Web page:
November 18, 2014
The Ursinus College Dance Company presents its fall concert Nov. 20-22 at 7:30 p.m. in the Lenfest Theater in the Kaleidoscope Performing Arts Center. Included in the concert, titled Duality, are works by faculty members, a guest artist and a student, each piece representing an interpretation of the idea of duality and how it presents itself in our lives.
Tickets for the concert can be obtained at www.ursinus.edu/tickets, or by calling the Box Office at 610-409-3030. Tickets are $5 general admission. There will be a talk-back with the choreographers and dancers following the performance on Thursday, Nov. 20.
The program will feature the works of choreographers Karen Clemente, Jeanine McCain and Melissa Chisena of the Ursinus dance faculty; guest artist Tara Rynders; and dance major La’Shante Cox ’16, also a psychology major. Faculty member Jeanine McCain is producer and artistic director and Karen Clemente is the associate producer. More than 30 students from various majors are performers and crew members.
Karen Clemente’s new work, Good Fences, is a modern dance piece about neighbors and the duality of that relationship. This dance uses wooden fences that are moved around the stage by the dancers to represent the different divisions that we create between ourselves and others. Inspiration from the piece is drawn from individual experiences of the ensemble, as well as from the Robert Frost poem “Mending Wall.”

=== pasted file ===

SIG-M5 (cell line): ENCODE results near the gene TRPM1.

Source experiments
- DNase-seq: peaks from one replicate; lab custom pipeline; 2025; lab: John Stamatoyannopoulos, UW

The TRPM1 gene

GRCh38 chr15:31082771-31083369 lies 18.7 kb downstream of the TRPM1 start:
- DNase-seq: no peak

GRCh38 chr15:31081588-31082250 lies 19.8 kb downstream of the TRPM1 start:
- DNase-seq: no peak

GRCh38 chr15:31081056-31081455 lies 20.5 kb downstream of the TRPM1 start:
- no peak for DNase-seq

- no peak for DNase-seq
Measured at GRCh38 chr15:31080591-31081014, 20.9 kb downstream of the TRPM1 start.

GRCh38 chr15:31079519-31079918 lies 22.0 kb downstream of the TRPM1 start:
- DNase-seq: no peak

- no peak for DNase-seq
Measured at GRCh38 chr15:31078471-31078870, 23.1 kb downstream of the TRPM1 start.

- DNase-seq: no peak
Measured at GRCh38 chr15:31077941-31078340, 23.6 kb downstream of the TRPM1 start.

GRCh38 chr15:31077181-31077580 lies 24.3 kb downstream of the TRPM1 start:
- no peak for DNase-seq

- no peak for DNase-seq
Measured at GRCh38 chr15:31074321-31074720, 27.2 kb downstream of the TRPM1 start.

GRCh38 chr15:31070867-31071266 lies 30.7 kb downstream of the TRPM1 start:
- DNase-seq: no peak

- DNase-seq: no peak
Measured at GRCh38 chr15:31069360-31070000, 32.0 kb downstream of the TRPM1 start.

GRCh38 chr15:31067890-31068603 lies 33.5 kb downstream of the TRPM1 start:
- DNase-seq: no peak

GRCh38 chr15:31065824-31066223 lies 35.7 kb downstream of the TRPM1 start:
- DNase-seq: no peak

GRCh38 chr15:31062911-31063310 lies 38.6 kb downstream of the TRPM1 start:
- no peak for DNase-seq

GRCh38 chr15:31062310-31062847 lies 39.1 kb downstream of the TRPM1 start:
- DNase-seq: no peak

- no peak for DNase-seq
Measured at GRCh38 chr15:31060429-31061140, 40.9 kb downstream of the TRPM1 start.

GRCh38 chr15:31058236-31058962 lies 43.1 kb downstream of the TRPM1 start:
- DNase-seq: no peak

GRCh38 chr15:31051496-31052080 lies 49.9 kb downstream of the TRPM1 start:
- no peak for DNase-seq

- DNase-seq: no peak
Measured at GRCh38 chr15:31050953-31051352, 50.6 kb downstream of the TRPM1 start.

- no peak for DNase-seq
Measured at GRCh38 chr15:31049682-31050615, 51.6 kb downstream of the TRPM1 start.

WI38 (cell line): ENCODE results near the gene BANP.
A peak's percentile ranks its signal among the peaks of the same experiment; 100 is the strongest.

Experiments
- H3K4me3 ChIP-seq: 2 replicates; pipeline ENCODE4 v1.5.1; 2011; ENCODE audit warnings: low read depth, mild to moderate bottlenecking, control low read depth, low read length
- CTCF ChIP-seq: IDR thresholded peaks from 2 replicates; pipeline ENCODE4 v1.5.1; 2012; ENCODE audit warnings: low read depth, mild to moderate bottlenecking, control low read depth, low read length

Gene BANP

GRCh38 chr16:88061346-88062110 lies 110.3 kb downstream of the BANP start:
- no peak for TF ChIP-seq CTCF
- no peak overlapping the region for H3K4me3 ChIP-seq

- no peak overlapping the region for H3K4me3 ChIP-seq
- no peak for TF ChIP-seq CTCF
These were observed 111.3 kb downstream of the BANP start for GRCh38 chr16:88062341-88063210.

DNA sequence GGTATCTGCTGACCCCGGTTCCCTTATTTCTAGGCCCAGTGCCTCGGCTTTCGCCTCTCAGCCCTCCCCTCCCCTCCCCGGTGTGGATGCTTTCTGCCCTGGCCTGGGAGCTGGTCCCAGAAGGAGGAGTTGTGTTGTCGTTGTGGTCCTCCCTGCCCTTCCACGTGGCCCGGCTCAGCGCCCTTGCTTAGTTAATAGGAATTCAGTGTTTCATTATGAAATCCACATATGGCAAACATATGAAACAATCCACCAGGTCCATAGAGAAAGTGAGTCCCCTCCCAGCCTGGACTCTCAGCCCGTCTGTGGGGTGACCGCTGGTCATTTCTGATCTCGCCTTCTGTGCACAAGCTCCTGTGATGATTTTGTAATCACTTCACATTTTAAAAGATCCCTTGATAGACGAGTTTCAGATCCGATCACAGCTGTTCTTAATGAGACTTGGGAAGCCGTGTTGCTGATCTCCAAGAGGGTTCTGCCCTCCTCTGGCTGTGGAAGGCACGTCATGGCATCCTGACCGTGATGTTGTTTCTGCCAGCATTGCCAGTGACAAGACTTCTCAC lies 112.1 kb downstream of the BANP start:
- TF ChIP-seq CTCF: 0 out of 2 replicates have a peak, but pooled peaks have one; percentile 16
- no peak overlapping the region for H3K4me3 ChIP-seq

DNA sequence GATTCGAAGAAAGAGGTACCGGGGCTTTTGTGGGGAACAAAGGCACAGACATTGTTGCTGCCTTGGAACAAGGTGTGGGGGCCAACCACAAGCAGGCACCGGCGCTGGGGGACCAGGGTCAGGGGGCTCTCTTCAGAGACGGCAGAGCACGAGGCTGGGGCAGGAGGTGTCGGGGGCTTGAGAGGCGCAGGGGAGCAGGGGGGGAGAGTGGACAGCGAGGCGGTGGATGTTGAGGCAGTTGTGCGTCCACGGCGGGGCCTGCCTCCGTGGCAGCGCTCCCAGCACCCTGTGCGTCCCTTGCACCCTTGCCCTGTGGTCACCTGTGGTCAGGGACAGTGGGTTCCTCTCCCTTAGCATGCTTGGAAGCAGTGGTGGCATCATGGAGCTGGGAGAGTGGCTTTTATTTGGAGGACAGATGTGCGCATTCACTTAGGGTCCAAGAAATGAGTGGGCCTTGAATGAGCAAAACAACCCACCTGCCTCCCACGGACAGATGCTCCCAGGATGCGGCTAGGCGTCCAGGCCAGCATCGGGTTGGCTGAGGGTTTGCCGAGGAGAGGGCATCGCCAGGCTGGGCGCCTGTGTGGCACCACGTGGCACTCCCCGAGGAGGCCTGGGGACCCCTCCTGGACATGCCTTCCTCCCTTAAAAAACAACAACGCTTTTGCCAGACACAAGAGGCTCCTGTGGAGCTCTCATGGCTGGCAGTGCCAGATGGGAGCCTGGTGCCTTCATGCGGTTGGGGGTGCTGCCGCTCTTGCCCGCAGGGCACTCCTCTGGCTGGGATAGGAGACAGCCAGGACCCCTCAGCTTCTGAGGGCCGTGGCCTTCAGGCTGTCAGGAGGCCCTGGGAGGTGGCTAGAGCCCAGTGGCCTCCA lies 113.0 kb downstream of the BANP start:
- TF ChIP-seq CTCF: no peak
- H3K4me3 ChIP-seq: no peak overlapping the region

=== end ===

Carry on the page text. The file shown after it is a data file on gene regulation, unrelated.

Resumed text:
Melissa Chisena’s contemporary ballet, titled Nocturne, explores the theme of duality between the light and dark. Taking place in an underworld type setting, the dancers are viewed as creatures of the night dancing to the unsettling music of Phillip Glass played by cellist Wendy Sutter. Throughout the piece, the struggle between the two worlds transpires and eventually the duality melts away to form a solitary existence.
Junior La’Shante Cox presents an excerpt of a larger project she is developing for her Independent Learning Experience at Ursinus. State: Diminishing Intent is inspired by a series of student interviews she conducted on race and identity. Her work strives to express the duality between expectation and reality, race and voice, silence and expression, and the perception of a community versus the individual within it.
Jeanine McCain’s piece, Murmuration, incorporates spoken word and movement. The movement of the piece is partially inspired by the flocking patterns of birds, and investigates the duality of the internal life of an individual in comparison to what they express externally, depending on the group to which they belong, and who might be watching.
Tara Rynders, an interdisciplinary dance and video artist based in Denver, created a dance for camera piece with Ursinus students in September. The Duality of Us is rooted in the experiences of the dancers in their current lives on this campus. This video work holds an underlying theme of these women embracing differences and searching for the moments of connection that opposition can bring.